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If two times x is 5 greater than three times y, what is the value of y, in terms of x?

A. y=2x-5
B. y=6x-5
C. y=(x/2)-5
D. y=(x/3)-5
E. y=(2x-5)/3

==> According to the Ivy Approach, you get is:”=” and greater than:”+”, so you get 2x=5+3y. From 3y=2x-5, y=(2x-5)/3, the answer is E.
_________________
Math Revolution GMAT Instructor V
Joined: 16 Aug 2015
Posts: 8162
GMAT 1: 760 Q51 V42 GPA: 3.82
Re: The Ultimate Q51 Guide [Expert Level]  [#permalink]

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Is x<1<y?

1) x<√x<y
2) x<√y<y

==> In the original condition, there are 2 variables (x,y) and in order to match the number of variables to the number of equations, there must be 2 equations. Since there is 1 for con 1) and 1 for con 2), C is most likely to be the answer. By solving con 1) and con 2), from x<√x, you get 0<x<1, and from √y<y, you get y>1. Then, you get x<1<y, hence always yes.

_________________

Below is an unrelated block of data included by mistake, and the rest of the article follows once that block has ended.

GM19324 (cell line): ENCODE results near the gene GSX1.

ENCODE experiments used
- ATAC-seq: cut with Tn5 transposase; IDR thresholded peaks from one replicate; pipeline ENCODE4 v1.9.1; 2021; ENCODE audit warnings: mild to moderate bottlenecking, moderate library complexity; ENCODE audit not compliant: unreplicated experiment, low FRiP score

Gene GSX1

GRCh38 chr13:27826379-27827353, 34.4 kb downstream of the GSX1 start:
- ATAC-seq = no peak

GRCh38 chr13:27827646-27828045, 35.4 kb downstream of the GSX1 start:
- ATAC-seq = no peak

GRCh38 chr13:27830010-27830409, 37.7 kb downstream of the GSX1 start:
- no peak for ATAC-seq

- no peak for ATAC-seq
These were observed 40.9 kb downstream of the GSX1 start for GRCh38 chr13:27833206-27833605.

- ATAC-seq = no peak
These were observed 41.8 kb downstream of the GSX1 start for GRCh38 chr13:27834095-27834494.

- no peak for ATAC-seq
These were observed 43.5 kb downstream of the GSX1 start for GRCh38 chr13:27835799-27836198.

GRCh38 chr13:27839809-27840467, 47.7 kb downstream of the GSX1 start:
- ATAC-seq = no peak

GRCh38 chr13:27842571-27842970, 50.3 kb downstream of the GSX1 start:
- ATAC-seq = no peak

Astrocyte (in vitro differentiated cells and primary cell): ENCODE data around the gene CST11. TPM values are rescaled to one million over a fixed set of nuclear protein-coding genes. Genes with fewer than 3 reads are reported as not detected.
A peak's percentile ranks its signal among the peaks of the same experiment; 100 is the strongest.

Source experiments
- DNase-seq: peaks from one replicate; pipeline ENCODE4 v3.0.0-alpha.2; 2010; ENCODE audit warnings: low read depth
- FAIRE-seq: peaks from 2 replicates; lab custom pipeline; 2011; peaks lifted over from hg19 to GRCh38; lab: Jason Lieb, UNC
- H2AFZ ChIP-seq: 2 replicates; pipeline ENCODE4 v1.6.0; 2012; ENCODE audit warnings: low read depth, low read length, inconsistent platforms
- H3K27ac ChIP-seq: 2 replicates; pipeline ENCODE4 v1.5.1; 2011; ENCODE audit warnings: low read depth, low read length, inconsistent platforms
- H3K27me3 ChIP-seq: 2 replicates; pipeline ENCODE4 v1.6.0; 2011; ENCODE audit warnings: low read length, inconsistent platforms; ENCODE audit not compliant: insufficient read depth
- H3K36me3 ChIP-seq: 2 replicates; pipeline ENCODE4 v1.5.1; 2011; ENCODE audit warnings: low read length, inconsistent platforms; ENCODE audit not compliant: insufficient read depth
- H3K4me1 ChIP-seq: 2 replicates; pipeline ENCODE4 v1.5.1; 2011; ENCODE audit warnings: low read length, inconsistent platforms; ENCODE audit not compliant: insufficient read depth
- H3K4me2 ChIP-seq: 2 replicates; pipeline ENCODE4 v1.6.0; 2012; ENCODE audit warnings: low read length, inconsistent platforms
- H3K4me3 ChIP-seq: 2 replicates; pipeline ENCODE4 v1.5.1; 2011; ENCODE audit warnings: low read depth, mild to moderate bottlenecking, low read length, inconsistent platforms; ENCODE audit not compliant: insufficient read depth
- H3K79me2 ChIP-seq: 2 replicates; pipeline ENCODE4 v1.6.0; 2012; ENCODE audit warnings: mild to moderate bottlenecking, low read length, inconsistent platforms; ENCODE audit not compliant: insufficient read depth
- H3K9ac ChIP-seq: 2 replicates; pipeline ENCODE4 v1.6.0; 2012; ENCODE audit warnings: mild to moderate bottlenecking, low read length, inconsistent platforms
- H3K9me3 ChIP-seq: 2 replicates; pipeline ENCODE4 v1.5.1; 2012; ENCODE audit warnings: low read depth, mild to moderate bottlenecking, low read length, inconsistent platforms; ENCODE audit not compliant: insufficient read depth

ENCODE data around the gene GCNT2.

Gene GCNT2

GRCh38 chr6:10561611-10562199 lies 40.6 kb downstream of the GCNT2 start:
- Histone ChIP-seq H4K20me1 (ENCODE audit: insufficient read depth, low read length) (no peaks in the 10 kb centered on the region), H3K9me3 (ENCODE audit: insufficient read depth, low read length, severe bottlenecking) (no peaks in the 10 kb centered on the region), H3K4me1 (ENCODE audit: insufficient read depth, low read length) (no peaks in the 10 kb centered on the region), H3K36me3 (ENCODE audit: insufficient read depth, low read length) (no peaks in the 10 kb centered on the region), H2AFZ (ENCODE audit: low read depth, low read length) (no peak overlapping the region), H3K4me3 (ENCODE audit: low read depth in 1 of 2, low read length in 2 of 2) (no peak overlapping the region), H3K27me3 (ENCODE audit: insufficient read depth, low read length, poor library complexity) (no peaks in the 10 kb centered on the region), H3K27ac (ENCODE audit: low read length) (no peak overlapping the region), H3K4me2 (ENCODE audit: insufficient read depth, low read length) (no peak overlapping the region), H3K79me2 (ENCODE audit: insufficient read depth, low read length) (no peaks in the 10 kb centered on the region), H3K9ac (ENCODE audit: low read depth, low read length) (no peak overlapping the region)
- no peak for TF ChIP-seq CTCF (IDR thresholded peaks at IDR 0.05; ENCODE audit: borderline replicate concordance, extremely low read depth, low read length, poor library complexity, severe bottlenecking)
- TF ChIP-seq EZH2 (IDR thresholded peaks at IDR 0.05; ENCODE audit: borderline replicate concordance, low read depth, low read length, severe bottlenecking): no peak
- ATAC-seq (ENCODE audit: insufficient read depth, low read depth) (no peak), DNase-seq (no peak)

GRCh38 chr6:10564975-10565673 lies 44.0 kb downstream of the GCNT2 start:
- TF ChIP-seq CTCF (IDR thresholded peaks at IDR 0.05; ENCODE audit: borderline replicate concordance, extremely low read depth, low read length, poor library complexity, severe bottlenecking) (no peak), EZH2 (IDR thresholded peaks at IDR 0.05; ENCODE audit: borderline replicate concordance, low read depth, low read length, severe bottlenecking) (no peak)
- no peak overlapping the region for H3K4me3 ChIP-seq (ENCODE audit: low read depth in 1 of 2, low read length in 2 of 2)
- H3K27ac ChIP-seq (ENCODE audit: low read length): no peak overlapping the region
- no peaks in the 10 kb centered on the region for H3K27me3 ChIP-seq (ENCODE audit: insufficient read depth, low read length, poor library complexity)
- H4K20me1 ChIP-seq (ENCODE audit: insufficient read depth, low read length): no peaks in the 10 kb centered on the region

Math Revolution GMAT Instructor V
Joined: 16 Aug 2015
Posts: 8162
GMAT 1: 760 Q51 V42 GPA: 3.82
Re: The Ultimate Q51 Guide [Expert Level]  [#permalink]

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[m] is defined as the greatest integer less than or equal to m, what is the value of [m]?

1) 1<m<2
2) |m|<1

==> In the original condition, there is 1 variable (m) and in order to match the number of variables to the number of equations, there must be 1 equation. Since there is 1 for con 1) and 1 for con 2), D is most likely to be the answer.
For con 1), from [m]=1, it is unique and sufficient.
For con 2), from -1<m<1, you get =0, but from [0.1]=-1, it is not unique and not sufficient.

_________________
Math Revolution GMAT Instructor V
Joined: 16 Aug 2015
Posts: 8162
GMAT 1: 760 Q51 V42 GPA: 3.82
Re: The Ultimate Q51 Guide [Expert Level]  [#permalink]

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If 1 male, 2 females, and 1 child are to be selected at random from 8 males, 10 females, and 8 children, respectively, how many such cases are possible?

A. 980
B. 1,440
C. 1,880
D. 2,480
E. 2,880

==> From (8C1)(10C2)(8C1)=(8)(10*9/2!)(8)=2,880, the answer is E.
_________________ Re: The Ultimate Q51 Guide [Expert Level]   [#permalink] 09 Apr 2017, 18:39

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# The Ultimate Q51 Guide [Expert Level]